Plus, the more children you have, the less manageable the expense becomes. One mom of five shared, “I had children in rapid succession, and it became impractical (and inefficient) to coordinate and cover the cost of child care given the amount of income I made. The difference was not worth the time away from them nor was it worth the stress of two parents working. My husband could support us financially, and I could support us domestically.”

She left a job she loved as a lawyer and legal academic to become a stay-at-home mom. Although it was a difficult transition for her, she says she feels grateful and that it was the right decision.

Being a stay-at-home mom is a dream that many women have, either long before they have children, while they are expecting, or after they try returning to work. For other women, it becomes the logical choice to stay home due to the financial or logistical big picture. For whatever reason they choose to leave their careers, stay-at-home moms experience many benefits to their chosen lifestyle and often affirm their conviction that it was the best choice for their family.

Read Next

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    1. Yes! Days I’m home, it’s tough, but being gone is tough, too. So hard to find the winning balance.

  1. I love this! I became a stay-at-home mom a year and a half ago. Your post definitely sums up the enormous benefits of being able to stay at home with my children. The flexibility that comes with not having a job is huge when it seems like you are constantly taking your kids to doctors’ appointments (so many germs!). I am not surprised the number of stay-at-home parents is rising because of the rising cost of childcare.

    1. Right! At what point does it make sense to keep investing in your career when most of your money is going to childcare? It’s a very difficult call to make!

  2. I can relate to this so much! I, too, have a Master’s degree and decided after my second child I would stay home with my kids. It was the best decision for us. Along with the removal stress due to balancing work and caring for my children, just being there when they are sick has made it worth it. I don’t have to rely on a sitter or my parents to step in. And that’s comforting to me. But I truly respect working moms because I know how hard that is too!

  3. These are such great descriptions of the benefits of being a stay at home mom. You are right that it’s not a one size fit all option for families but there are definitely pros to having mom stay home with the kids!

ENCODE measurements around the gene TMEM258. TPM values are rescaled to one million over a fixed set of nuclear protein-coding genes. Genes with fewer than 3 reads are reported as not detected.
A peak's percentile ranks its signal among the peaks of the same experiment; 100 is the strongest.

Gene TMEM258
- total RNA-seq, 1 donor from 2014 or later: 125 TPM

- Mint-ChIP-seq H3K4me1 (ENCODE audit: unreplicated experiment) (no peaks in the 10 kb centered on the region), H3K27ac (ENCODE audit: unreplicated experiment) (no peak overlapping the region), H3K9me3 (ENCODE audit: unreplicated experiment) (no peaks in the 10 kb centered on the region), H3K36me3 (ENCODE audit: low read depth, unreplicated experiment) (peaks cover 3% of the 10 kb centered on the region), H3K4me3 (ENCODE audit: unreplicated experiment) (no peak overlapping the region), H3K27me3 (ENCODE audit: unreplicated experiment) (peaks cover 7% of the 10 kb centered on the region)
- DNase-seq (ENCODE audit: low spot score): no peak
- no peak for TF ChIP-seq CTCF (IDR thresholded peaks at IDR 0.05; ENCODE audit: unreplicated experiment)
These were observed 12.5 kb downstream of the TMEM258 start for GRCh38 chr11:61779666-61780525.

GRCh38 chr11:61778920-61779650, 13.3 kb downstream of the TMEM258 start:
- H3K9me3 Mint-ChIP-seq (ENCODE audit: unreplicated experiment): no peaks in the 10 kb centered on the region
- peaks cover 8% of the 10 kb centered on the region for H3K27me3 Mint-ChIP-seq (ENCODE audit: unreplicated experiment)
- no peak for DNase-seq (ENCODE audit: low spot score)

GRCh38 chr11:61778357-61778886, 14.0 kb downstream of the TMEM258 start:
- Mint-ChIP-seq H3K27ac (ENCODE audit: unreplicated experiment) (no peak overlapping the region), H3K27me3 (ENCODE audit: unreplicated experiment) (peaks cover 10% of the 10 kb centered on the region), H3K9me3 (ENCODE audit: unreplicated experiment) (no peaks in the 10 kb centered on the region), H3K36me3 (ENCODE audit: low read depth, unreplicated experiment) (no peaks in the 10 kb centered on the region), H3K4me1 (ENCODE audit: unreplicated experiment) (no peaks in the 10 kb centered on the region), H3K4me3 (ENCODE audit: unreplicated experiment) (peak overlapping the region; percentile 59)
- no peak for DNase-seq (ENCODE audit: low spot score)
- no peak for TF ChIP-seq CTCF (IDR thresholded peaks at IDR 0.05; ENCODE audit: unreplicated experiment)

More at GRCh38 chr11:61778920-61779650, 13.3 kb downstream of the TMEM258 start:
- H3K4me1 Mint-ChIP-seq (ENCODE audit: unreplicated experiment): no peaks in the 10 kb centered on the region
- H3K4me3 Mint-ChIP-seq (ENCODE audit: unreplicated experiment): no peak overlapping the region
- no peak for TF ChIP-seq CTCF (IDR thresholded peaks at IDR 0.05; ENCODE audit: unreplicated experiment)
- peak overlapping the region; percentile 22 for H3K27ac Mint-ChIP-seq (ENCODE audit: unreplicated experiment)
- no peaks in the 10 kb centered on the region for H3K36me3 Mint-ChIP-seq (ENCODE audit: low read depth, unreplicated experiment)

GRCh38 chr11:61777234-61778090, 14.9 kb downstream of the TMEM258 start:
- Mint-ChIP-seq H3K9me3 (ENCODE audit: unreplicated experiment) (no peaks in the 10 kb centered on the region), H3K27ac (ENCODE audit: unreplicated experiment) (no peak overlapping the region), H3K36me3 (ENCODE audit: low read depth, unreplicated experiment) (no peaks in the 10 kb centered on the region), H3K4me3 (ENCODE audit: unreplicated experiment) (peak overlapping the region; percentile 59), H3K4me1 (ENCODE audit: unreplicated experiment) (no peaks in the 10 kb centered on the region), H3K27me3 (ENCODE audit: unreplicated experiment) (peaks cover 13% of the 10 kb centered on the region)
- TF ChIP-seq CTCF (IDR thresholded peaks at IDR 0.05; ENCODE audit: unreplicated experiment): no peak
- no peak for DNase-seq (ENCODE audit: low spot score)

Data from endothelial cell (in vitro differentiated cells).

1. Balancing being a working Mum is a huge challenge and often and expensive one too. These are great tips for considering being a stay at home mum.

  4. I may be transitioning into this world soon. This is a great article to help me prep. I am excited about this new journey in my life. I can’t wait to find out the interesting things I find out about my son.

    1. Good luck, Andrea! I love the perspective that it’s an opportunity to learn interesting things about your child.

  5. I have been a working mom, a SAHM, and a WFHM.
    Choosing what works for you and your family is important. I love that I have been able to experience them all

  6. I became one when I lost my job and couldn’t make the same amount anywhere else to be able to afford daycare. But it was truly a blessing. I love being home with my daughter, I couldn’t imagine sending her to daycare to be raised by someone else – I love being able to make those daily decisions about raising her.

  7. As someone who never thought they’d be a SAHM, my family really needed the flexibility. There really are so many benefits of staying home!

  8. As a freelancer, you’re able to dictate your schedule. For night owls, it can be challenging to adjust your hours of productivity to the standard 9-5 day job desk sentence. As a freelancer, you can take into consideration your own preferences and structure your working hours in a way that works best for you. Many freelancers take the opportunity to complete work outside of regular work hours, and use some of those hours for working on side projects, investing in hobbies and classes, having a family, and many other things that can fall to the wayside if you’re constrained to a strict work schedule.

  9. I totally agree with your thoughts. It’s really difficult to stay at home for Mom but it’s their own benefit. Thanks for sharing this idea with us. I will try this out to me in order to take care of my children. Thanks again!